Read utf-8 file return utf-16 coding hex string ?

Discussion in 'Java' started by moonhkt, Jan 29, 2010.

  1. moonhkt

    moonhkt Guest

    Hi All
    Why using utf-8, the hex value return 51cc and 6668 ?

    od -cx utf8_file01.text

    22e5 878c e699 a822 with " befor and after

    http://www.fileformat.info/info/unicode/char/51cc/index.htm
    http://www.fileformat.info/info/unicode/char/6668/index.htm

    Output
    ......
    101 ? 20940 HEX=51cc BIN=101000111001100
    102 ? 26216 HEX=6668 BIN=110011001101000

    Java program

    import java.nio.charset.Charset ;
    import java.io.*;
    import java.lang.String.*;
    import java.lang.Integer.*;
    public class read_utf_line {
    public static void main(String[] args) {
    File aFile = new File("utf8_file01.text");
    try {
    System.out.println(aFile);
    String str = "";
    String hexstr = "";
    String bystr = "";
    int stlen= 0;
    Integer val=0;
    BufferedReader in = new BufferedReader(
    new InputStreamReader(new FileInputStream(aFile), "UTF8"));

    while (( str = in.readLine()) != null )
    { stlen = str.length();
    System.out.println(str.length());
    for (int i = 0;i < stlen;++i) {
    val = str.codePointAt(i);
    hexstr = Integer.toHexString(val);
    bystr = Integer.toBinaryString(val);

    System.out.println(i + " " + str.substring(i,i+1)
    + " " + str.codePointAt(i)
    + " HEX=" + hexstr
    + " BIN=" + bystr
    );
    }
    }
    } catch (UnsupportedEncodingException e) {
    } catch (IOException e) {
    }

    }
    }
     
    moonhkt, Jan 29, 2010
    #1
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  2. moonhkt

    moonhkt Guest

    On Jan 29, 3:59 pm, Peter Duniho <> wrote:
    > moonhkt wrote:
    > > Hi All
    > > Why using utf-8, the hex value return 51cc and 6668 ?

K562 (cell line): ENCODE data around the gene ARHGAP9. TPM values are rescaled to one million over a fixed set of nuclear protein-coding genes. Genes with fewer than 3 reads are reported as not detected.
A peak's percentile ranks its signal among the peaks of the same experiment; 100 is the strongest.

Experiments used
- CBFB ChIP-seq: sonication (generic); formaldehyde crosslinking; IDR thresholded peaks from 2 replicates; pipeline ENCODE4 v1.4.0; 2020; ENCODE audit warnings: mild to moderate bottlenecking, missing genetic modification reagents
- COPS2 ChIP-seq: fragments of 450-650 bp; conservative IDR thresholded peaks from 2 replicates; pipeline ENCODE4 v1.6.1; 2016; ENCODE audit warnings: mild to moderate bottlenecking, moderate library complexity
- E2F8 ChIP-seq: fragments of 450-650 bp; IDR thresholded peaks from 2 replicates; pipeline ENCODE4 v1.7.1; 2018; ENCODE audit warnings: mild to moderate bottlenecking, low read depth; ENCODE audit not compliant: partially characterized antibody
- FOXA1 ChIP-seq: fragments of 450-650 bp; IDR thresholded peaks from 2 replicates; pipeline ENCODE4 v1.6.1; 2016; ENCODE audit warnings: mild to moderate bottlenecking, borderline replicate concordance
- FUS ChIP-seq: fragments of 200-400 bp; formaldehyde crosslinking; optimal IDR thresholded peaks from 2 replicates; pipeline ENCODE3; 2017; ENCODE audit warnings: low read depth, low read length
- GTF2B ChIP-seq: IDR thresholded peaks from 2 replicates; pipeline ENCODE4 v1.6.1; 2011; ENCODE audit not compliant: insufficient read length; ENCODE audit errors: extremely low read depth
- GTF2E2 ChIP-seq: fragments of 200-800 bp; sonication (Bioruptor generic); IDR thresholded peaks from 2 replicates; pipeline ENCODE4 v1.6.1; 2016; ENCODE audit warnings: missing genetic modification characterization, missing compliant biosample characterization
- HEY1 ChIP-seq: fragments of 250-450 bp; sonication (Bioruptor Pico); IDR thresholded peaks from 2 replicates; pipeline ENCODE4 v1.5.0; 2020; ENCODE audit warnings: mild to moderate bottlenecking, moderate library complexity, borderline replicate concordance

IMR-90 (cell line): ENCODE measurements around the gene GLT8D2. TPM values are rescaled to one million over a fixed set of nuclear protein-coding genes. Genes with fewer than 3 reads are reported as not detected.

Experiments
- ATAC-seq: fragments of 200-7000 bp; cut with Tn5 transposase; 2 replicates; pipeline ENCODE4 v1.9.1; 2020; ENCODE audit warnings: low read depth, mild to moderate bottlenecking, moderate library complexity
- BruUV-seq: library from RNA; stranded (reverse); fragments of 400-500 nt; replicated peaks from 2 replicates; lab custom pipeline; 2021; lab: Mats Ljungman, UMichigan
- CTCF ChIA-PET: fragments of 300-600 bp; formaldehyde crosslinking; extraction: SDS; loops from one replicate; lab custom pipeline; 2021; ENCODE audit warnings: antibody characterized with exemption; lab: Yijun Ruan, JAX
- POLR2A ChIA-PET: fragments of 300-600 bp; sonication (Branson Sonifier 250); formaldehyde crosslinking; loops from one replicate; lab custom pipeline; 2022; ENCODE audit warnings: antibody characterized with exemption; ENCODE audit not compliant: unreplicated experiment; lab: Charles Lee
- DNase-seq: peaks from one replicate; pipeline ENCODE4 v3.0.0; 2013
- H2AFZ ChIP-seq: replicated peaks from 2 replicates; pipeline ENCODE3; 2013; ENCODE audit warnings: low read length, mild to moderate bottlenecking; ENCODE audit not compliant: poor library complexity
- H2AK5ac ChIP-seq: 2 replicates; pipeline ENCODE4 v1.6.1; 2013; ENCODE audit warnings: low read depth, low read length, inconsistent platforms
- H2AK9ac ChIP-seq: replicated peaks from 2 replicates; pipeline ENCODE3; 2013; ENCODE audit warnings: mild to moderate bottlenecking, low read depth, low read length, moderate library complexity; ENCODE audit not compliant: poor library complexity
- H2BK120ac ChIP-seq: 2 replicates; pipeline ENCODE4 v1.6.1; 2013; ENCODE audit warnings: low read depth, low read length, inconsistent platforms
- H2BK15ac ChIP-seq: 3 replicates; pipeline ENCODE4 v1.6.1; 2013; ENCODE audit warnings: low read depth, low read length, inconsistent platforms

>
    > > od -cx utf8_file01.text

    >
    > > 22e5    878c    e699    a822    with " befor and after

    >
    > I don't understand the above.  Are you trying to suggest that the text
    > 'with " befor and after' is part of the output of the "od" program?  If
    > so, why does it not appear to match up with the binary values written
    > out?  And if the characters you're concerned with are at index 101 and
    > 102, why only eight bytes in the file?  And if the file is UTF-8, why
    > are you dumping its contents as shorts?  Why not just bytes?
    >
    > Frankly, the whole question doesn't make much sense to me.  That said,
    > the basic answer to your question is, I believe: UTF-8 and UTF-16 are
    > different, so of course the bytes used to represent a character in a
    > UTF-8 file are going to look different from the bytes used to represent
    > the same character in a UTF-16 data structure.
    >
    > Pete


    System : AIX 5.3

    Text file just have two utf-8 chinease character.
    cat out_utf.text
    凌晨

    od -cx out_utf.text
    0000000 207 214 231 \n
    e587 8ce6 99a8 0a00
    0000007

    java to build utf-8 data, input using utf-16 value. I does not know
    how to input utf-8 hex value.
    My Question is input utf-16 hex value, when write to file with UTF8
    codepage, the data will encode to UTF-8 ?
    Do you know hwo to input hex value of utf-8 ? I tried \0xe5 not works.


    import java.io.*;
    public class build_utf01 {
    public static void main(String[] args)
    throws UnsupportedEncodingException {

    // I want console output in UTF-8
    PrintStream sysout = new PrintStream(System.out, true, "UTF-8");
    try {
    File oFile = new File("out_utf.text");
    BufferedWriter out = new BufferedWriter(
    new OutputStreamWriter(new FileOutputStream(oFile),"UTF8"));